The most challenging part for some people is matching their experience to the job announcement. However, if you have looked at your resume and are confident that your experience, education or activities is relevant to the position then all you have to do is ensure you demonstrate it in the job description section of the resume builder. I suggest building a specialized resume for a particular vacancy or set of vacancies. For example if you have experience in contracting, you can work on a general resume that will target this area of your expertise for this particular field. Keywords in the resume will get picked up, but you have to place them strategically like the Queen in a game of Chess, because at some point a flesh and blood person will read through it and will start to scrutinize your resume. For example, look at the keywords and skills that they emphasize in the announcement and use them in your resume to highlight that skill or competency. Of course you have to make sure that it speaks to your experience. Also, make sure you are specific and detailed in your job description and extra curricular activities and use these keywords, skills, and attributes if and when it reflects your true abilities. Ultimately, you will have to prove you can do the job (e.g., interview process) and references will be verified, but at this initial point, what you want is a step in the door, or at least ensure your name and resume is passed to the selecting official and not shredded.
After your resumes have been completed and saved under your profile, you will have a chance to upload and save other supporting documents such as a DD214 if you’re a veteran, academic transcripts, letter of recommendations ext. I stress the importance to ensure you have your documents uploaded, and once again read carefully the vacancy for any other documents that position may require. After all, this is a point-based system, and certain documents will place you ahead before others, so make sure you comply with this. Once your resumes have been saved, and your supporting documents uploaded for easy retrieval in order to attach to an application you are ready to apply for a vacancy.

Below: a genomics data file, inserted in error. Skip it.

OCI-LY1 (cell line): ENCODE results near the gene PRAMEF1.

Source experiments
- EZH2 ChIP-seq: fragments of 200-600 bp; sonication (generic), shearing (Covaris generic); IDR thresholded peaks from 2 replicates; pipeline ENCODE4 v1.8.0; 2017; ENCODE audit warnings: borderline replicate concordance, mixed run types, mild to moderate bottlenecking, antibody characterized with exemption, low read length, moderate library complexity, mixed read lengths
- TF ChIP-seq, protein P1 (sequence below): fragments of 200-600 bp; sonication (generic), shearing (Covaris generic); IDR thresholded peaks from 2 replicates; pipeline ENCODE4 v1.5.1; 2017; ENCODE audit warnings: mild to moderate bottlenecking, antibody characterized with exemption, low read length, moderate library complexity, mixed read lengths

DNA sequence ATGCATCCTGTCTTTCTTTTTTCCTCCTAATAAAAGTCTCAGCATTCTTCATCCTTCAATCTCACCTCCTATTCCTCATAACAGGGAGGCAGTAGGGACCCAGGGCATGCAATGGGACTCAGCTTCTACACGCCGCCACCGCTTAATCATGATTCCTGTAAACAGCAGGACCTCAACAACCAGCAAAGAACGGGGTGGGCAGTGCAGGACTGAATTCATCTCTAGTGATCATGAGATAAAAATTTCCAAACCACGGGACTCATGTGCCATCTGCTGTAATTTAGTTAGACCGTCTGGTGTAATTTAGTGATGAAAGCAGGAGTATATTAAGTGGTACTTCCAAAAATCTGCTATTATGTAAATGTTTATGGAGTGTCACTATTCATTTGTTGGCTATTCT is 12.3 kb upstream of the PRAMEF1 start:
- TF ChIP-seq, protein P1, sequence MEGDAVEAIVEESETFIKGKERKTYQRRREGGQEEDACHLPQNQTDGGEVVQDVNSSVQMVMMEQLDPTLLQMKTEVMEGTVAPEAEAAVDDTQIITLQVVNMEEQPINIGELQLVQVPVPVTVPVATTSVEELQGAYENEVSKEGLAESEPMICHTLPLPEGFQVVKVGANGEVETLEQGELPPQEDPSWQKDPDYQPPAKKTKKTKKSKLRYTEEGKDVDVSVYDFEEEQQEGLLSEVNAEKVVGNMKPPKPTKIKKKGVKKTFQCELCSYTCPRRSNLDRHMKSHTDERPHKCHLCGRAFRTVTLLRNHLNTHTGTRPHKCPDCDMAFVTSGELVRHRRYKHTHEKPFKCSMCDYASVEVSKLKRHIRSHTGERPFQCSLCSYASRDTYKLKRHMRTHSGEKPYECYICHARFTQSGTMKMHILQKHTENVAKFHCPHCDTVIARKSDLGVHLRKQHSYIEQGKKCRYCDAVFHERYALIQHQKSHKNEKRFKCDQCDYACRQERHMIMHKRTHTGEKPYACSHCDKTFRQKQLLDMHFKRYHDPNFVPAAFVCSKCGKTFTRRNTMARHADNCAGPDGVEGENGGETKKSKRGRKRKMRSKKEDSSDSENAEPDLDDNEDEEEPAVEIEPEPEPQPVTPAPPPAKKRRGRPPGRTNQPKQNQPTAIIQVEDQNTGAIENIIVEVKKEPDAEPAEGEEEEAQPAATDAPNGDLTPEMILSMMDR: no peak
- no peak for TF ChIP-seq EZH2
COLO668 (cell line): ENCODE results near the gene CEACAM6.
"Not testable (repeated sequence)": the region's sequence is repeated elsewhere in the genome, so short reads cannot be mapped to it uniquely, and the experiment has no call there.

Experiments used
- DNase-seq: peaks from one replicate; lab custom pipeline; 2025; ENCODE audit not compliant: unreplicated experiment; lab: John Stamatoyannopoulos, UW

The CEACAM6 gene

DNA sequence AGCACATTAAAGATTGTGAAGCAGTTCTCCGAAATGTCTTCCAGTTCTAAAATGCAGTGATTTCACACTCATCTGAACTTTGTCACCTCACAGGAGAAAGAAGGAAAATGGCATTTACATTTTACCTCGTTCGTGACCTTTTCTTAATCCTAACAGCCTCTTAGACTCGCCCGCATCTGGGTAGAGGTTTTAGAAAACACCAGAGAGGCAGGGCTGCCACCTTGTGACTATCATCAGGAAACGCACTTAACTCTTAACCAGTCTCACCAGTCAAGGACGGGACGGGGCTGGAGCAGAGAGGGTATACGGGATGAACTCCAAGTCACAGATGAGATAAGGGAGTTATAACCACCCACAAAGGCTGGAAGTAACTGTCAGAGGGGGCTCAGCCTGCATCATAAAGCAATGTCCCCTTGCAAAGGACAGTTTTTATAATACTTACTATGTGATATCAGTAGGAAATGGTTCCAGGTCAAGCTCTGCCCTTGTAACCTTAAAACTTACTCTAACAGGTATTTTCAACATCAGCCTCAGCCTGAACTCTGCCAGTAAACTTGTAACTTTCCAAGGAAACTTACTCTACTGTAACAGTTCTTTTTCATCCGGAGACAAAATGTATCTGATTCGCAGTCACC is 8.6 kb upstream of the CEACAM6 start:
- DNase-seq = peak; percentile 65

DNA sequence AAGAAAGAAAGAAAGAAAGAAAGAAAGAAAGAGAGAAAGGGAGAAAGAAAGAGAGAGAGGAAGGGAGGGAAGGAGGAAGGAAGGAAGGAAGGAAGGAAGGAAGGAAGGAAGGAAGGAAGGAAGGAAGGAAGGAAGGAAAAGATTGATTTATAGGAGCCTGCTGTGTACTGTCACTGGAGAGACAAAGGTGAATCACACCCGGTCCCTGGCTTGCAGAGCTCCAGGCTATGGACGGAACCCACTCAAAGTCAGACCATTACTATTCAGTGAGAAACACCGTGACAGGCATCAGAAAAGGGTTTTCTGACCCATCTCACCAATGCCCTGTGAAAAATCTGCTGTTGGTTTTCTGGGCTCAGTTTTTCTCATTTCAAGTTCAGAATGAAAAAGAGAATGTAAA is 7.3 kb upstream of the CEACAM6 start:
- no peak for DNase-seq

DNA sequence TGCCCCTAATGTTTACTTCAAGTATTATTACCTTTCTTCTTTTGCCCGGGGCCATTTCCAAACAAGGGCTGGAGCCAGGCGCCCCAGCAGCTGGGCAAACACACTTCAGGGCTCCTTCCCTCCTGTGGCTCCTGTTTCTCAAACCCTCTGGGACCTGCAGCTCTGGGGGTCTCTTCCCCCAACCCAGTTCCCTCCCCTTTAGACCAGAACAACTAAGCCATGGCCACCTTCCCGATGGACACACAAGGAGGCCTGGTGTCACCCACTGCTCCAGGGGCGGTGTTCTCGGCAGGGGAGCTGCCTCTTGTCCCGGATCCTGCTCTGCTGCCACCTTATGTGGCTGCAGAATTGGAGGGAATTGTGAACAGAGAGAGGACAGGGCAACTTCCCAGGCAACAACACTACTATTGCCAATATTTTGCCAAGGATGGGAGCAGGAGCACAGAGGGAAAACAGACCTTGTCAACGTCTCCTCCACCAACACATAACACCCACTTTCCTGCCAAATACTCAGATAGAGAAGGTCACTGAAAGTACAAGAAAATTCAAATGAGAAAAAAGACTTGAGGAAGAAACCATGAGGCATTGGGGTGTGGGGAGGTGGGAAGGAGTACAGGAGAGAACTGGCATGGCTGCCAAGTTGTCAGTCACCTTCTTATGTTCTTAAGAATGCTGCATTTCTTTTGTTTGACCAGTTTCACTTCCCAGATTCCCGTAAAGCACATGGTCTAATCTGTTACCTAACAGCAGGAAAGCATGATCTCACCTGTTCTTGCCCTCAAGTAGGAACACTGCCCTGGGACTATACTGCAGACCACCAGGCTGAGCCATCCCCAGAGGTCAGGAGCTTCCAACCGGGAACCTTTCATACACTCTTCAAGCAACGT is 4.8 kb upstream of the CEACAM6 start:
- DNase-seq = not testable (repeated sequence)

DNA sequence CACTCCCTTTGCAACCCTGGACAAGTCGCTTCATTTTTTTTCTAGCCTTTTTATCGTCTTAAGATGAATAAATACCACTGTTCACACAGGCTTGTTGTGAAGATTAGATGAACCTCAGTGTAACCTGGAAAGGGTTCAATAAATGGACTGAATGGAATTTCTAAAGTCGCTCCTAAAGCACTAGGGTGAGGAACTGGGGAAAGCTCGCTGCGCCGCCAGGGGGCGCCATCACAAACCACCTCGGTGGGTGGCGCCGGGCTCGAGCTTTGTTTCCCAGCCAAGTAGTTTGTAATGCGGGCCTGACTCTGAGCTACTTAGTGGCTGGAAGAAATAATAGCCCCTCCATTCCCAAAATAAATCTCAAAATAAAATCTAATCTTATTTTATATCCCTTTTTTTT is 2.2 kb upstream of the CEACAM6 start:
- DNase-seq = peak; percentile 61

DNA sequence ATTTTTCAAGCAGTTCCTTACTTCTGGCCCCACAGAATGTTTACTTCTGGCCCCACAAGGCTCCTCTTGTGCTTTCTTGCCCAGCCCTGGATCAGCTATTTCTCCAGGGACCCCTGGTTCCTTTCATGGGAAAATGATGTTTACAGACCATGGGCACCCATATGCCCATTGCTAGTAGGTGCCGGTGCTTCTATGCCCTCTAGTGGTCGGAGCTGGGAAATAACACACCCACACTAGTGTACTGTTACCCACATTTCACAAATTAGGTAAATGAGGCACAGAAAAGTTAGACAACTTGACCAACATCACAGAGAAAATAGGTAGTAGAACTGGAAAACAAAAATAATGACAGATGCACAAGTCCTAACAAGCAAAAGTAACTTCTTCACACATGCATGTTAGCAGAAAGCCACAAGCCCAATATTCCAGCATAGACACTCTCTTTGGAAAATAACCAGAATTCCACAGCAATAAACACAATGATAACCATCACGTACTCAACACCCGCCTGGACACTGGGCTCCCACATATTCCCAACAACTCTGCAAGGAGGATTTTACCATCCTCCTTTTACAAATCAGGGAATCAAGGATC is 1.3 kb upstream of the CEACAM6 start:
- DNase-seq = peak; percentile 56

The next process is the actual hunt, and this process moves along fairly quickly once everything is saved and uploaded in the database. Once you have applied to a vacancy and attached any supporting documents you will be transferred out of the USAJOBS vacancy to the Application Manager Tracker. At this time, you will be required to answer a series of questions specific to the requirements of the vacancy. Truth to be told that many people has been rated ineligible because they didn’t answer one of the questions on the questionnaire correctly. If you are unsure, it is best to save your answers, which the systems allows you to as long as you return to complete the application before the closing date. Once you have submitted your answers, you will receive a computer generated email from the system acknowledging you have completed the questionnaire and the application is complete.
Remember, the reviewing process will not commence until the closing date of the vacancy. Also, I cannot stress the importance of reviewing you resume, supporting documents and questionnaire carefully. An erroneous error on your part, after you have submitted your application is the worse thing that can happen. The human resources representative will not correct any documents that you submitted, and you will not be given another opportunity to revise any information you provided.
The process can be long and daunting, but persistence is key, and hopefully this article has provided some tips that can help you along the way.